||CRISPR/Cas9-mediated mutagenesis of the dihydroflavonol-4-reductase-B (DFR-B) locus in the Japanese morning glory Ipomoea (Pharbitis) nil
Watanabe, Kenta ,
Kobayashi, Anna ,
Endo, Masaki ,
Sage-Ono, Kimiyo ,
Toki, SeiichiOno, Michiyuki
, p.10028 , 2017-08 , Nature Publishing Group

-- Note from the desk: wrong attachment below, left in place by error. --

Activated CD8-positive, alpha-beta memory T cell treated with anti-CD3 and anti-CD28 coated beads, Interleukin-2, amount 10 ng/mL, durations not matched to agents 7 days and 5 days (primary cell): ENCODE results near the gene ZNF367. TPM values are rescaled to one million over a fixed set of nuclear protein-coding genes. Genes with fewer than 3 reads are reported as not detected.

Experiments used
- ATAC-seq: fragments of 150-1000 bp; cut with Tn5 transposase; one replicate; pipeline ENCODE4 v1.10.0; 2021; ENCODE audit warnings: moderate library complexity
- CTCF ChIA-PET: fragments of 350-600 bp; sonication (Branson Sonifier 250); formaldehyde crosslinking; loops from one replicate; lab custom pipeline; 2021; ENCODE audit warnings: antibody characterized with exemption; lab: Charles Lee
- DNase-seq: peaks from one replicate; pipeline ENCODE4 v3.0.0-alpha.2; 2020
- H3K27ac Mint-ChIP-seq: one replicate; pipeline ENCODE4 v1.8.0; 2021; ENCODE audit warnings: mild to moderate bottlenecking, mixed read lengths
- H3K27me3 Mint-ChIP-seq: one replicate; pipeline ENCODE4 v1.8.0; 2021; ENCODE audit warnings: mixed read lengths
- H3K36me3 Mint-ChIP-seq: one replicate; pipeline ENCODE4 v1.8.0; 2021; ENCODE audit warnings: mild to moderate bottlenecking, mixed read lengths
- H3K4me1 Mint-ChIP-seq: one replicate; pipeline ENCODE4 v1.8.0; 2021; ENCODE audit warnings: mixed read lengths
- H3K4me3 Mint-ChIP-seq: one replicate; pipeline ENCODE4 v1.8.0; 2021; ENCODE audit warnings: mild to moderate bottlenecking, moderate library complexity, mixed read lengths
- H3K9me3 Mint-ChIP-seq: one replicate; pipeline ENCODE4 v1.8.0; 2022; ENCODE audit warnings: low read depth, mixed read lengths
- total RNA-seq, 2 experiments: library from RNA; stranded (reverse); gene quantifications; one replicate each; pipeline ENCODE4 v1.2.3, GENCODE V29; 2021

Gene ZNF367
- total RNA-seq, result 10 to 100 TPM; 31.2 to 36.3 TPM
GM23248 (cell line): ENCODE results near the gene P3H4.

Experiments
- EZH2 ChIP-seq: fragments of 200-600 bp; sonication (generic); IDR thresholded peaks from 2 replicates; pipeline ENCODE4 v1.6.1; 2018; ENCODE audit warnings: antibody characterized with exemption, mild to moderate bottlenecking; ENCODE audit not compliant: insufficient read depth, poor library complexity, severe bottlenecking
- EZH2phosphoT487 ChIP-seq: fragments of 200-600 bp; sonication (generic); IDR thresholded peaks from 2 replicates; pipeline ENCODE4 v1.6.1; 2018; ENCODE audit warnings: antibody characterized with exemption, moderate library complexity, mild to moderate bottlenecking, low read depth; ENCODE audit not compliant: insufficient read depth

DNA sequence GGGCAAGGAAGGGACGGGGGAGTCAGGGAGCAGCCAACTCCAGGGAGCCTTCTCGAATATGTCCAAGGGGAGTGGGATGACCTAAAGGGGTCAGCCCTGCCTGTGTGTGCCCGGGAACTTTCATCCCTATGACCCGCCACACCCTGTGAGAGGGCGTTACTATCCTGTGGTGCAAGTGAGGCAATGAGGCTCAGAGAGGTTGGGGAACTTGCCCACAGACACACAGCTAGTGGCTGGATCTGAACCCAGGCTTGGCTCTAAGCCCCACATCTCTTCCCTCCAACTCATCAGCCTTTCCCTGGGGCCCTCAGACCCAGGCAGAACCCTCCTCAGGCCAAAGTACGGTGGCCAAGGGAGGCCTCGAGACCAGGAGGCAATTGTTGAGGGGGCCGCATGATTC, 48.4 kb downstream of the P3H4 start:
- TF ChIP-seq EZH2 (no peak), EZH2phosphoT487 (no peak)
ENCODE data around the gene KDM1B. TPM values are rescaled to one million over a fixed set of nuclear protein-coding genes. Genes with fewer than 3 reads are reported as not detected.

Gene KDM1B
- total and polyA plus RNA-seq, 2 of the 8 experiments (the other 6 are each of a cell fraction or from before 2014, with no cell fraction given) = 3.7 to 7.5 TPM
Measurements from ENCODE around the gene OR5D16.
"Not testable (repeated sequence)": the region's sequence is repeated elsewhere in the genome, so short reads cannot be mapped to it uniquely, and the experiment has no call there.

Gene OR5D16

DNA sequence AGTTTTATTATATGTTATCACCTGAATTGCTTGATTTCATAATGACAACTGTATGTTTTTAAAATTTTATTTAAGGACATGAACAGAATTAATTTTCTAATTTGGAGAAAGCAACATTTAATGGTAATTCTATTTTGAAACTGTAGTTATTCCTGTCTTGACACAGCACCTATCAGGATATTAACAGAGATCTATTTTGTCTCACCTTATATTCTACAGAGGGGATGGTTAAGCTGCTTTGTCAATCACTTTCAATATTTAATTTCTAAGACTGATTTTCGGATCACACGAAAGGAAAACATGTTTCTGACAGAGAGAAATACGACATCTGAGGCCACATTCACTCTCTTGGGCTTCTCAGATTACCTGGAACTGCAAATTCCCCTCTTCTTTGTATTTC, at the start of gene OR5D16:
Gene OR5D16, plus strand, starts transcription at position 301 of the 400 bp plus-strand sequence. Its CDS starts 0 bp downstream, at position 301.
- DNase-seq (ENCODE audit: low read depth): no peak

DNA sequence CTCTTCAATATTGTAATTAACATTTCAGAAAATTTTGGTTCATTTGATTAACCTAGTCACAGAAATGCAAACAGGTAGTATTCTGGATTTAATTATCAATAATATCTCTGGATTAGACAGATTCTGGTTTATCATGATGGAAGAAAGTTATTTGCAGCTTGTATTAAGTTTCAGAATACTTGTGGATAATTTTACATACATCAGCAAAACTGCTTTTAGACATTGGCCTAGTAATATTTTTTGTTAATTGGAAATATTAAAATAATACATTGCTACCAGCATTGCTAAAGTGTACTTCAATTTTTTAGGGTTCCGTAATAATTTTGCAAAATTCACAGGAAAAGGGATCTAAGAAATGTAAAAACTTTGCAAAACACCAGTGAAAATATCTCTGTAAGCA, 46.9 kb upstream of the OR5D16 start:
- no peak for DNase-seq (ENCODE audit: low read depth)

CRISPR/Cas9 technology is a versatile tool for targeted mutagenesis in many organisms, including plants. However, this technique has not been applied to the Japanese morning glory (Ipomoea [Pharbitis] nil), a traditional garden plant chosen for the National BioResource Project in Japan. We selected dihydroflavonol-4-reductase-B (DFR-B) of I. nil, encoding an anthocyanin biosynthesis enzyme, as the target gene, and changes in the stem colour were observed during the early stages of plant tissue culture by Rhizobium [Agrobacterium]-mediated transformation. Twenty-four of the 32 (75%) transgenic plants bore anthocyanin-less white flowers with bi-allelic mutations at the Cas9 cleavage site in DFR-B, exhibiting a single base insertion or deletions of more than two bases. Thus, these results demonstrate that CRISPR/Cas9 technology enables the exploration of gene functions in this model horticultural plant. To our knowledge, this report is the first concerning flower colour changes in higher plants using CRISPR/Cas9 technology.